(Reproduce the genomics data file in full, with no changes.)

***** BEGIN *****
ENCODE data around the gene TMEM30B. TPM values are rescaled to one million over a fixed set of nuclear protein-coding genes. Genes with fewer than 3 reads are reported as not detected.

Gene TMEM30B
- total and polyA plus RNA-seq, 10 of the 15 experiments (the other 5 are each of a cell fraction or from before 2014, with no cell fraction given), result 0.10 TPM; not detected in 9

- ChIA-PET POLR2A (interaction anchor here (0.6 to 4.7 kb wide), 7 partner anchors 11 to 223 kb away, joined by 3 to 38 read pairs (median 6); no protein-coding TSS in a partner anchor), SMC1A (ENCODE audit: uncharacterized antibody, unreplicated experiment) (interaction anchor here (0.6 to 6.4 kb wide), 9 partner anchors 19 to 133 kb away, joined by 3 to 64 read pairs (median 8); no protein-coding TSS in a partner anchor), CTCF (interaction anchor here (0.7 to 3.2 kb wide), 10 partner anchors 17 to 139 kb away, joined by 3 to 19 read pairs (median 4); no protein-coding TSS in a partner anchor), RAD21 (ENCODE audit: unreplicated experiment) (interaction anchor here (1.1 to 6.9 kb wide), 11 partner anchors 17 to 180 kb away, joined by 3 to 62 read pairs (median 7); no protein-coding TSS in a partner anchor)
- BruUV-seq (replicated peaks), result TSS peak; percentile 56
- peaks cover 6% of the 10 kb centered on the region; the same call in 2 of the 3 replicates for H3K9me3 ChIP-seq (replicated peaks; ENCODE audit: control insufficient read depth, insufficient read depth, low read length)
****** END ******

ENCODE data around the gene TMEM30B. TPM values are rescaled to one million over a fixed set of nuclear protein-coding genes. Genes with fewer than 3 reads are reported as not detected.

Gene TMEM30B
- total and polyA plus RNA-seq, 10 of the 15 experiments (the other 5 are each of a cell fraction or from before 2014, with no cell fraction given), result 0.10 TPM; not detected in 9

- ChIA-PET POLR2A (interaction anchor here (0.6 to 4.7 kb wide), 7 partner anchors 11 to 223 kb away, joined by 3 to 38 read pairs (median 6); no protein-coding TSS in a partner anchor), SMC1A (ENCODE audit: uncharacterized antibody, unreplicated experiment) (interaction anchor here (0.6 to 6.4 kb wide), 9 partner anchors 19 to 133 kb away, joined by 3 to 64 read pairs (median 8); no protein-coding TSS in a partner anchor), CTCF (interaction anchor here (0.7 to 3.2 kb wide), 10 partner anchors 17 to 139 kb away, joined by 3 to 19 read pairs (median 4); no protein-coding TSS in a partner anchor), RAD21 (ENCODE audit: unreplicated experiment) (interaction anchor here (1.1 to 6.9 kb wide), 11 partner anchors 17 to 180 kb away, joined by 3 to 62 read pairs (median 7); no protein-coding TSS in a partner anchor)
- BruUV-seq (replicated peaks), result TSS peak; percentile 56
- peaks cover 6% of the 10 kb centered on the region; the same call in 2 of the 3 replicates for H3K9me3 ChIP-seq (replicated peaks; ENCODE audit: control insufficient read depth, insufficient read depth, low read length)